An active Girl Scout, she recently participated in a local talent contest. As part of the pageant, she was asked to wear clothing that demonstrated one of her interests. Encouraged to wear her swim suit, to represent her membership in a swim team, she chose instead to wear her Girl Scout uniform.
A girl who stays in Girl Scouts past elementary school can take advantage of opportunities to travel and learn leadership skills, and will benefit immensely from working in partnership with her leader, a woman who often becomes her mentor. For example, a troop that visited a Girl Scout center in Cuernavaca, Mexico, became friends with a troop they met there from Canada. The girls went back home, raised the funds needed to travel to Canada and visited their friends in Vancouver the following summer. All this took the effort of dedicated adult leaders.
Whether a six-year-old or a sixteen-year-old asks people to buy Girl Scout cookies, she will know the satisfaction of success or the disappointment of rejection. A Brownie may want to sell one box, a Senior may want to sell 1,000. Nonetheless, all Girl Scouts are learning important lessons from the annual cookie sale.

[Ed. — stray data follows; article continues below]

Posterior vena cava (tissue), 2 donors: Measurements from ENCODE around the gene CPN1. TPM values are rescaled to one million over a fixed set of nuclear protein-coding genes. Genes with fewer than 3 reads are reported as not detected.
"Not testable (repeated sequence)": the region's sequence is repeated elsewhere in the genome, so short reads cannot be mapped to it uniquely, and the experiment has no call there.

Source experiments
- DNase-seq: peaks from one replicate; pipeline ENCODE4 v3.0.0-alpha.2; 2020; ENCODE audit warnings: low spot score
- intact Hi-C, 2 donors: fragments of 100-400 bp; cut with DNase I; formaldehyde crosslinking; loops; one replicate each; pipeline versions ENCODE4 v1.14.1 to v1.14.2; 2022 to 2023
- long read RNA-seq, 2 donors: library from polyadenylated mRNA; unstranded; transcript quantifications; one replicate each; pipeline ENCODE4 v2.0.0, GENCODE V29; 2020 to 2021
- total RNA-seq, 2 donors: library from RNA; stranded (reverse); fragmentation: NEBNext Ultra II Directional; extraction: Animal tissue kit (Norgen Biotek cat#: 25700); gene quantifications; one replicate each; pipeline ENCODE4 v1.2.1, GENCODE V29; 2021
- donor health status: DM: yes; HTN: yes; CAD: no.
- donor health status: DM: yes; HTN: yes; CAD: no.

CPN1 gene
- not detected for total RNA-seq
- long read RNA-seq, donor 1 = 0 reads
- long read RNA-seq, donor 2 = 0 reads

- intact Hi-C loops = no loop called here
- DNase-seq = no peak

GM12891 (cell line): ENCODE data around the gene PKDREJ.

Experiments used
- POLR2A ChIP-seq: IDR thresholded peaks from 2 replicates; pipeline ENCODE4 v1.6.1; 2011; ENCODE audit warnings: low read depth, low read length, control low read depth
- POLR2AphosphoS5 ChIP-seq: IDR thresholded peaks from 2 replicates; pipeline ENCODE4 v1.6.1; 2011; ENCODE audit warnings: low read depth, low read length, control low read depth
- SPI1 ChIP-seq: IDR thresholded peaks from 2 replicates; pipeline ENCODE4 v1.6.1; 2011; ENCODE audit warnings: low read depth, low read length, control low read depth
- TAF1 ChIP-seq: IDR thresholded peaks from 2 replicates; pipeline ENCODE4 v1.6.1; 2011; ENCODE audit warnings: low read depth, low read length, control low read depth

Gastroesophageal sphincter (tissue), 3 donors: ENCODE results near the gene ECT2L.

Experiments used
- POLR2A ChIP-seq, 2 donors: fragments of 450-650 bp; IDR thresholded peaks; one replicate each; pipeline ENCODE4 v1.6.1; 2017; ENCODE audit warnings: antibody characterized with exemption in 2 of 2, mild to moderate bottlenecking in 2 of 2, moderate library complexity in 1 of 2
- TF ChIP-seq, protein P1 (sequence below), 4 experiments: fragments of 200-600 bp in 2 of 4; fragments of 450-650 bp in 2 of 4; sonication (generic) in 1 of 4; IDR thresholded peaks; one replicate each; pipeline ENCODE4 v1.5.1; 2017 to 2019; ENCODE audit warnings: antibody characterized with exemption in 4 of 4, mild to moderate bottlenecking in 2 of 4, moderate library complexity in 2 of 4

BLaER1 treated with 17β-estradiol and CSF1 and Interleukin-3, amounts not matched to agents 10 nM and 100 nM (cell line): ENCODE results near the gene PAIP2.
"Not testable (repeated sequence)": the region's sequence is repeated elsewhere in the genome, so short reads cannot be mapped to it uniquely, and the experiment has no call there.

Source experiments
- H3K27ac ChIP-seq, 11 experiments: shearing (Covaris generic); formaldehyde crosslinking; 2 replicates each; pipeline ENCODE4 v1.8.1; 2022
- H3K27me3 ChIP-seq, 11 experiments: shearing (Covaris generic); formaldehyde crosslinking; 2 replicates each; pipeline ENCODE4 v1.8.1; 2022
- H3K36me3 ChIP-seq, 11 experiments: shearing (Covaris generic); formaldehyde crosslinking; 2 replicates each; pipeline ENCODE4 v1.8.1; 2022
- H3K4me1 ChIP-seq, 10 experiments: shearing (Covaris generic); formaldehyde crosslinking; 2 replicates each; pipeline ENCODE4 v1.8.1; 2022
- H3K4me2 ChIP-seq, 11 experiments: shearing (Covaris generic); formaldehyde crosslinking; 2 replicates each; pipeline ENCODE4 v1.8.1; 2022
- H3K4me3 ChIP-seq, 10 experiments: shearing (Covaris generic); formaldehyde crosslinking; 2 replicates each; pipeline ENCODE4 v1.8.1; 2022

Most people become aware of Girl Scouts every year during cookie time, but girls meet with their leaders throughout the year, working on community service projects, going camping or traveling. After the cookie sale is over, the girls will determine what they will do with their cookie profits. They may buy supplies for the troop, take a trip or provide community service.
Girl Scouts continue to find joy in singing, treat the American flag with respect, go camping and have lots of fun. The sound of a Brownie Girl Scout troop reciting the Girl Scout Promise, clear and strong, can still bring tears to the eyes of their leaders. For 85 years it has been that way.